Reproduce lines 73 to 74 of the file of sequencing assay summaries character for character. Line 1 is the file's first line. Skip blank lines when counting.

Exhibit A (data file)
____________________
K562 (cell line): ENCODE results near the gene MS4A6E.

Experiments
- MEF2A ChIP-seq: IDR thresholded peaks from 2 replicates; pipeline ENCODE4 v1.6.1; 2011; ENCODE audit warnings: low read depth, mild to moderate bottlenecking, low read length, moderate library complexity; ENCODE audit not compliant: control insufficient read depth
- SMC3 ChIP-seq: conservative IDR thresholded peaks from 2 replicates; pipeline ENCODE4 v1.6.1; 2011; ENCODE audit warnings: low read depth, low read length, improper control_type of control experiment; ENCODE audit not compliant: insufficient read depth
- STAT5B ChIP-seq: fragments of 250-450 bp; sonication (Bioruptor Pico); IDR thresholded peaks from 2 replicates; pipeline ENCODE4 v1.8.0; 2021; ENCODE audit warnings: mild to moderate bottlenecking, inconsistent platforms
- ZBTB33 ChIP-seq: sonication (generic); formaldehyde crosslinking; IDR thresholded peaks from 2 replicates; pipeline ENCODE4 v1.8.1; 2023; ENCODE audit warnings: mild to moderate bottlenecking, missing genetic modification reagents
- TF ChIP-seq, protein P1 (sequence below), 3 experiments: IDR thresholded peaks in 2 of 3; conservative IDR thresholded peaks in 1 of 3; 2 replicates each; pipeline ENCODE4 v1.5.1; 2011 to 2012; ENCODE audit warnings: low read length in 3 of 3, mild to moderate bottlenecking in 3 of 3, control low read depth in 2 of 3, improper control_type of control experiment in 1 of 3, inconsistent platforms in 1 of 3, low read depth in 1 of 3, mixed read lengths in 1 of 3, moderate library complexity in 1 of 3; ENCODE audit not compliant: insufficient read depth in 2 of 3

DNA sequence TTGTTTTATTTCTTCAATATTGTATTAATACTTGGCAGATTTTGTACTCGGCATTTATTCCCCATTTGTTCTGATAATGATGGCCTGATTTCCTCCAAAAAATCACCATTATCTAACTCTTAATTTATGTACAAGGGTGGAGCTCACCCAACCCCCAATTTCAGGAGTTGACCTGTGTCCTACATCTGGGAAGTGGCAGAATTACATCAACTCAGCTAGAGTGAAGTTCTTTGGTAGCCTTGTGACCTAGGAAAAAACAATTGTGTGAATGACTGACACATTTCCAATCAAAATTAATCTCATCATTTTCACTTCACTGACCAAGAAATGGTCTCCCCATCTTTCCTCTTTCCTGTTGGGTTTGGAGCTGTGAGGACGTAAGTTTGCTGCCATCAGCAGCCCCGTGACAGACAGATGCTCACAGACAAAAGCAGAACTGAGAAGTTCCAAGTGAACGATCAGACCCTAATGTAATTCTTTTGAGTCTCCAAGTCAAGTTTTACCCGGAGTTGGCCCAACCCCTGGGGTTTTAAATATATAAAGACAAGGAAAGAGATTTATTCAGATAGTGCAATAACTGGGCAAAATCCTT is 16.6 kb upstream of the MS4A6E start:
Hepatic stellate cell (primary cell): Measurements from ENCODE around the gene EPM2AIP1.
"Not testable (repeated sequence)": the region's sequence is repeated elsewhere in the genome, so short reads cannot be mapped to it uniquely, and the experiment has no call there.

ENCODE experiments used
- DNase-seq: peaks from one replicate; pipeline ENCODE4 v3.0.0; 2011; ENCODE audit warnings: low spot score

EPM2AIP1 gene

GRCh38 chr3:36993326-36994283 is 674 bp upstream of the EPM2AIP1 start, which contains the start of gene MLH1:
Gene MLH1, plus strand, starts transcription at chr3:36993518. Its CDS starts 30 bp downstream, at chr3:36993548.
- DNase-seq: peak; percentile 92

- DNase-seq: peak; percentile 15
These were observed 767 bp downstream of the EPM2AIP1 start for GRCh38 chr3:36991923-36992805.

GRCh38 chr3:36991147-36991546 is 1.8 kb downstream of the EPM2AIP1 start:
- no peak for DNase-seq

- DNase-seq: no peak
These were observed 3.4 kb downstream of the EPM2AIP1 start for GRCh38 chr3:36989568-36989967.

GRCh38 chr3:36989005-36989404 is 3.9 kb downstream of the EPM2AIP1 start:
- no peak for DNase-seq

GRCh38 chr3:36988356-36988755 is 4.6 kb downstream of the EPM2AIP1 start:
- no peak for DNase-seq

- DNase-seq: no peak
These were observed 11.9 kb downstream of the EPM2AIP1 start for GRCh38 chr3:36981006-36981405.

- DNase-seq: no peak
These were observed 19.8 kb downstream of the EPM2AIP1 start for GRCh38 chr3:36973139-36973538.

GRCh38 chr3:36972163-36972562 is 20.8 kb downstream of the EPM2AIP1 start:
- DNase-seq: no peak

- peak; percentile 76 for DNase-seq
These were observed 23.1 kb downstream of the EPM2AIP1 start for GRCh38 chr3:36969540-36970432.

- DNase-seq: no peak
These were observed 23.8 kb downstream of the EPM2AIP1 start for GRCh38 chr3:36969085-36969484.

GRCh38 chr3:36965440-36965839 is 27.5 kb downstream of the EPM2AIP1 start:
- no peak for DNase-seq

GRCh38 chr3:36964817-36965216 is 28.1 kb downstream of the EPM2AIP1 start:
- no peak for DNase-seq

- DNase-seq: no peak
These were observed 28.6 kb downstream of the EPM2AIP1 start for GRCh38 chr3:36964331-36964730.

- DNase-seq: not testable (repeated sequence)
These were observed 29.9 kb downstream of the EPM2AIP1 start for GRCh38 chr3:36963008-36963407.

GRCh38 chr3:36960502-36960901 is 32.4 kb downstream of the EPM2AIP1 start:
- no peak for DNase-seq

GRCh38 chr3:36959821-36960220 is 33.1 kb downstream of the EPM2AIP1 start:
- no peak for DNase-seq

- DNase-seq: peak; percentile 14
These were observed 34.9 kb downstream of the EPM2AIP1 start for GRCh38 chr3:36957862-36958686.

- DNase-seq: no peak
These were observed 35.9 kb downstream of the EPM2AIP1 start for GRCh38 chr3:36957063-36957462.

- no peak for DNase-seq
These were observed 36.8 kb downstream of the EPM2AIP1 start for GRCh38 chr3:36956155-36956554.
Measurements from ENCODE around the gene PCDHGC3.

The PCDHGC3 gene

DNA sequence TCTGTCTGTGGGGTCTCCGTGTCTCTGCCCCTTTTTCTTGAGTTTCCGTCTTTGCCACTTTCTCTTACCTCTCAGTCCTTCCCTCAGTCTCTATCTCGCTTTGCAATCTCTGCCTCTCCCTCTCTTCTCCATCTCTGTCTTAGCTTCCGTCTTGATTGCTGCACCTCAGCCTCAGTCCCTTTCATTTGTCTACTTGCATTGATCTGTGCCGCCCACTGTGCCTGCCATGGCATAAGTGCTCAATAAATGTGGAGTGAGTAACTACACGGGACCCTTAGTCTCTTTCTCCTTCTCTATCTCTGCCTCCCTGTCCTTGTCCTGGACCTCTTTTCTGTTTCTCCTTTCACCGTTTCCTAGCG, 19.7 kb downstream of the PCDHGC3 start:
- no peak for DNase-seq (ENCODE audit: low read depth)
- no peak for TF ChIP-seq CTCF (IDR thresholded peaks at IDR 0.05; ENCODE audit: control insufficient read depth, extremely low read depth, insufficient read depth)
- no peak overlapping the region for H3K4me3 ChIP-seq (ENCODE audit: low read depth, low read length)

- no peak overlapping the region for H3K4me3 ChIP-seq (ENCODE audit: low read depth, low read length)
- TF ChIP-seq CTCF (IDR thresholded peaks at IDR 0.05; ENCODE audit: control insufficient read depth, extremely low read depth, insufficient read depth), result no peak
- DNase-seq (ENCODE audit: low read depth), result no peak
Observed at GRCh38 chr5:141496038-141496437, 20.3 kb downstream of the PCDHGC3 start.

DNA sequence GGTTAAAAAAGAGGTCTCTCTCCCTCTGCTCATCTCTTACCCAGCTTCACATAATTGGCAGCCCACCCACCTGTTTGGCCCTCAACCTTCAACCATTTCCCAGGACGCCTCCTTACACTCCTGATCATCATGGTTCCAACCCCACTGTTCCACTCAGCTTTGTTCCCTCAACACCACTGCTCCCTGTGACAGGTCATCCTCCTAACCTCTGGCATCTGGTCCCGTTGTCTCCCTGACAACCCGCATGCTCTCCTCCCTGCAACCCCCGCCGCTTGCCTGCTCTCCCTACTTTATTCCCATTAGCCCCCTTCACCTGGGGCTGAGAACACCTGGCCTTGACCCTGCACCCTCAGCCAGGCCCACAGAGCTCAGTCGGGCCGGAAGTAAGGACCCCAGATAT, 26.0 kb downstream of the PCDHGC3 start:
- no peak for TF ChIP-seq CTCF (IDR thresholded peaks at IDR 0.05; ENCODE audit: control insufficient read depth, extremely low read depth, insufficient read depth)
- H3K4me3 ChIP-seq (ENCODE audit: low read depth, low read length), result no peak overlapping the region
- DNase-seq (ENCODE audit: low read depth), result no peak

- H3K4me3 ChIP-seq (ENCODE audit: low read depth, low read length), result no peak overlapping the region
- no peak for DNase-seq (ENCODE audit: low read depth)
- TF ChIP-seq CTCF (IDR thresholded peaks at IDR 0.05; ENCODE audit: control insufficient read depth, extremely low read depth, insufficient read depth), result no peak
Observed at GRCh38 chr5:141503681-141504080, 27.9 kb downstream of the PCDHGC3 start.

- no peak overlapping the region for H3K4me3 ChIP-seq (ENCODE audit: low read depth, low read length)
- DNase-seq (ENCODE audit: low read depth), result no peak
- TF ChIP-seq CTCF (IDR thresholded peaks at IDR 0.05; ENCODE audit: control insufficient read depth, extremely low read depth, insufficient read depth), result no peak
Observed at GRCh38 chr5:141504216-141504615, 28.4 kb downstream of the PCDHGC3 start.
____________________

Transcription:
- no peak overlapping the region for H3K4me3 ChIP-seq (ENCODE audit: low read depth, low read length)
- DNase-seq (ENCODE audit: low read depth), result no peak